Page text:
Advice for storing records in Riak

Toby Corkindale toby.corkindale at strategicdata.com.au
Sun Apr 14 22:38:09 EDT 2013


On 12/04/13 19:49, Christian Dahlqvist wrote:
> Hi Toby,
>
> Inserting lots of small records in Riak and querying the full data set
> via MapReduce is definitely not the best way to go around things. As
> Alexander points out, easy object is stored with metadata, which adds
> some overhead and Riak MapReduce tends to work best when run over
> smaller data sets.
>
> In order to help and come up with suggestions on how to model your data
> efficiently I would need to better understand the nature of the data you
> want to store in Riak, the access patterns and how you need to be able
> to query it.
>
> - What does the data represent? Are there any natural way to group records?
> - How frequently are records inserted? How often are they updated? Do
> you delete records or keep them forever?
> - How do you need to be able to query this data? What is the logical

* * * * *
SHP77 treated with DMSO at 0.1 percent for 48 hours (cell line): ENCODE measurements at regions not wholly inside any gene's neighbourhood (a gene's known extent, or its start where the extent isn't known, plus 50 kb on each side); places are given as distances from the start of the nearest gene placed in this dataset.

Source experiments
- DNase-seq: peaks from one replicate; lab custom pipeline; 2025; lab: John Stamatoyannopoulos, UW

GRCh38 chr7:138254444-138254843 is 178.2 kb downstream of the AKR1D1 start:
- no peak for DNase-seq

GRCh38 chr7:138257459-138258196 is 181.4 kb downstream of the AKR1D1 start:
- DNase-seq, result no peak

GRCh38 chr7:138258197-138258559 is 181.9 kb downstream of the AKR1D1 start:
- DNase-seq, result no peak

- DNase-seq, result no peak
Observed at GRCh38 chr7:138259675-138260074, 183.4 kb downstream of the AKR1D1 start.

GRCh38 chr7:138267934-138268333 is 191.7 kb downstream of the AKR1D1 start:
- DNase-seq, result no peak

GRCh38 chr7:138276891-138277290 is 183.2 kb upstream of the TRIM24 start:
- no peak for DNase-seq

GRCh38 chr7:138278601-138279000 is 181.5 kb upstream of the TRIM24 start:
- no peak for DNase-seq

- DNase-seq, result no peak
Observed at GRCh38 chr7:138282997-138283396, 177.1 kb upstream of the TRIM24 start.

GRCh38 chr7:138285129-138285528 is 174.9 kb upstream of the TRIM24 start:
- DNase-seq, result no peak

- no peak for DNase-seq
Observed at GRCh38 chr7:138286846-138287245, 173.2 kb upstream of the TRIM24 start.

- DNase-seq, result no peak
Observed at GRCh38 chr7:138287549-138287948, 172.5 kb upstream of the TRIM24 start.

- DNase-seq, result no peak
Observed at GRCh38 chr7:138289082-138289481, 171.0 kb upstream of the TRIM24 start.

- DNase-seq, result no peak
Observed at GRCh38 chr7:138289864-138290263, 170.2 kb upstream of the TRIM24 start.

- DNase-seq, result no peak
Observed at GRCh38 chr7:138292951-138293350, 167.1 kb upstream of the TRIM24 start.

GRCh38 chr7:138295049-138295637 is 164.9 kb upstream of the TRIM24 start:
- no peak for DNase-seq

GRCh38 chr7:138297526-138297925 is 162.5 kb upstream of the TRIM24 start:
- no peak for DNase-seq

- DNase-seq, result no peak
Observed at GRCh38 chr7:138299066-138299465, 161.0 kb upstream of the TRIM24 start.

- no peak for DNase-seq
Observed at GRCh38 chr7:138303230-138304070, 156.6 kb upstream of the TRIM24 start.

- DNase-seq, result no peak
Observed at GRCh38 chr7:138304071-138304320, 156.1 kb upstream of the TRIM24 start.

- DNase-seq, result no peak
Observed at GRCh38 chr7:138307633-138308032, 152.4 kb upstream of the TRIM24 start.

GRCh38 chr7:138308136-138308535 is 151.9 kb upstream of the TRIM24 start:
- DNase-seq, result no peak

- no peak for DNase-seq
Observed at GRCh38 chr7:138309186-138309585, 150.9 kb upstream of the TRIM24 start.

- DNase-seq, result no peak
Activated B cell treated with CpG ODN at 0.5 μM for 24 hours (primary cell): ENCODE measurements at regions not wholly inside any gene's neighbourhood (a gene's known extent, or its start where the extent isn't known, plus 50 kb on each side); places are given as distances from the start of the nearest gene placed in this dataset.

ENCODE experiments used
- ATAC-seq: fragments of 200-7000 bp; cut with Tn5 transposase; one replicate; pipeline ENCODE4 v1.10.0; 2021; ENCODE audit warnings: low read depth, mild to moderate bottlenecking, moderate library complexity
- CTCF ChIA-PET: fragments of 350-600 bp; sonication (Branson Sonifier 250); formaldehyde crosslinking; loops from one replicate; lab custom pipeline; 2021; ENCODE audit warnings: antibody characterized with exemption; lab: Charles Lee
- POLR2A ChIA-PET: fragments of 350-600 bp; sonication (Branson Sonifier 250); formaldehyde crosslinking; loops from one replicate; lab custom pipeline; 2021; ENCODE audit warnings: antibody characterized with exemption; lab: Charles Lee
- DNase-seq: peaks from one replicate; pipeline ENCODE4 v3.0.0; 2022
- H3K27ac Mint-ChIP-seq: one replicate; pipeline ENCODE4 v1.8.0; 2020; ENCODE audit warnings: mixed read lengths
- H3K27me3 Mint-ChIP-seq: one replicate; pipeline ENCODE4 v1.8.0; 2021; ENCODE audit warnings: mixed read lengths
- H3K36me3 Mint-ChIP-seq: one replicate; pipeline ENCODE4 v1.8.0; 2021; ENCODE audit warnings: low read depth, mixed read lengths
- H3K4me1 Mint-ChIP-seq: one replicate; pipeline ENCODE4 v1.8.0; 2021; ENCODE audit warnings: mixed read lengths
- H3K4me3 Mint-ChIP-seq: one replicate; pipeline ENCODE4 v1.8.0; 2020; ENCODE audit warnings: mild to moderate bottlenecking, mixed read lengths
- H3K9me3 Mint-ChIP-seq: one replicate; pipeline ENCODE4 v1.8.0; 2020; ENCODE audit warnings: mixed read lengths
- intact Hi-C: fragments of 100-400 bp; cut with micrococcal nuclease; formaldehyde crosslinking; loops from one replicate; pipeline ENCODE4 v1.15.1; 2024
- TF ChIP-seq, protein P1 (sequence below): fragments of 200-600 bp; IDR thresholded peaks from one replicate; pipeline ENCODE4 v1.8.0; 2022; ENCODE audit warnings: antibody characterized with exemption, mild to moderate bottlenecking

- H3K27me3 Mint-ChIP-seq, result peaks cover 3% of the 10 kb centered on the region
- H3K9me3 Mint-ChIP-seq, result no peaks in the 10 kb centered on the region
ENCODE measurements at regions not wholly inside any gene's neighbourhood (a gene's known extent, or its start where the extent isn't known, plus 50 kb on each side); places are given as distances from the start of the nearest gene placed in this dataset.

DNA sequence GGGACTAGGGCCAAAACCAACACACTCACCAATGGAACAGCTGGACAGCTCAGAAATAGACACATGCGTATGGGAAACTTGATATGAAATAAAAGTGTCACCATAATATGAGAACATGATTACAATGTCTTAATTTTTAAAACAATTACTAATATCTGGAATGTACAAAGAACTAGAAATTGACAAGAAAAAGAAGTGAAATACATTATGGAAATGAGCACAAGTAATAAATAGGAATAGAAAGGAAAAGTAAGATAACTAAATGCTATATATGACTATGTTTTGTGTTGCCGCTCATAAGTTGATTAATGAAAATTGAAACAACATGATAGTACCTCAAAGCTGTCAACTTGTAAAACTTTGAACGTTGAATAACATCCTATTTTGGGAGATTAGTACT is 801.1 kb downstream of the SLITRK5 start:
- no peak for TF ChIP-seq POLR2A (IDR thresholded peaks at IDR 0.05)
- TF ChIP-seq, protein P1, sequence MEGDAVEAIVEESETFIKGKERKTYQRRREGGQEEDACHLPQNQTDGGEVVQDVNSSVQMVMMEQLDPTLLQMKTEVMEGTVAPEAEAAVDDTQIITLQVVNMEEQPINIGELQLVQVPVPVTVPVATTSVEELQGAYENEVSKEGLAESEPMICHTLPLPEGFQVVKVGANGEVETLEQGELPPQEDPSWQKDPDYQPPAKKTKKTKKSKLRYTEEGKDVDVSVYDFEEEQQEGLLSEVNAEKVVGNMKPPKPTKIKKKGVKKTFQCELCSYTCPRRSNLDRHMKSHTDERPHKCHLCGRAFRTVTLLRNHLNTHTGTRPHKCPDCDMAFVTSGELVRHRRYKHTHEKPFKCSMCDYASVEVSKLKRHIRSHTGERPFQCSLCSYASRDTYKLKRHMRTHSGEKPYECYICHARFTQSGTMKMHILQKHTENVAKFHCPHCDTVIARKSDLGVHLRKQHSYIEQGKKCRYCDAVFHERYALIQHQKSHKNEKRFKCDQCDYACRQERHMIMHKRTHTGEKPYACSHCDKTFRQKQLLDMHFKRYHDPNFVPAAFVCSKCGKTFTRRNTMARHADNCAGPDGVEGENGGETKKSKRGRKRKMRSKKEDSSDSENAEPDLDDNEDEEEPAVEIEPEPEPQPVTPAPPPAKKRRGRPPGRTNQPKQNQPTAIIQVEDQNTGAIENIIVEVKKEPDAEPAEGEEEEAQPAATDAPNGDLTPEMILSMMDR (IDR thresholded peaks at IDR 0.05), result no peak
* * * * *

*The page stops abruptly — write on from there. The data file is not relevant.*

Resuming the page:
> task of the MapReduce job you described?
> - In what different ways is the data aggregated?


Hi Christian,
thanks for your offer of help.

The dataset I'm looking at is roughly described as follows:

Records consist of a small number of organisations and their metadata; a 
moderate number of people associated with those organisations and their 
metadata; and then a large number of events which refer to a single 
person and single organisation along with data about the event.

This dataset has data that goes back in time a fair way, and the intent 
is to keep it indefinitely. New data arrives in batches throughout the 
year. The only time data is deleted is when it is discovered to be 
faulty and is replaced by a new batch of corrected records.

There are some ways the data could be logically grouped, such as by 
organisation, or by person, but we can't just roll it all up into 
aggregates at the start.

Actual queries can easily be segmented to only be working over a subset 
of the whole data, per query. We do that already on the existing SQL system.

The actual queries we run usually aggregate the data from the raw events 
up to either person or organisation level by time period. Some are quite 
simple queries, such as "number of events per org where this single 
value exceeded a fixed threshold". Some others are more complex, such as 
finding events where certain values have exceeded the typical range for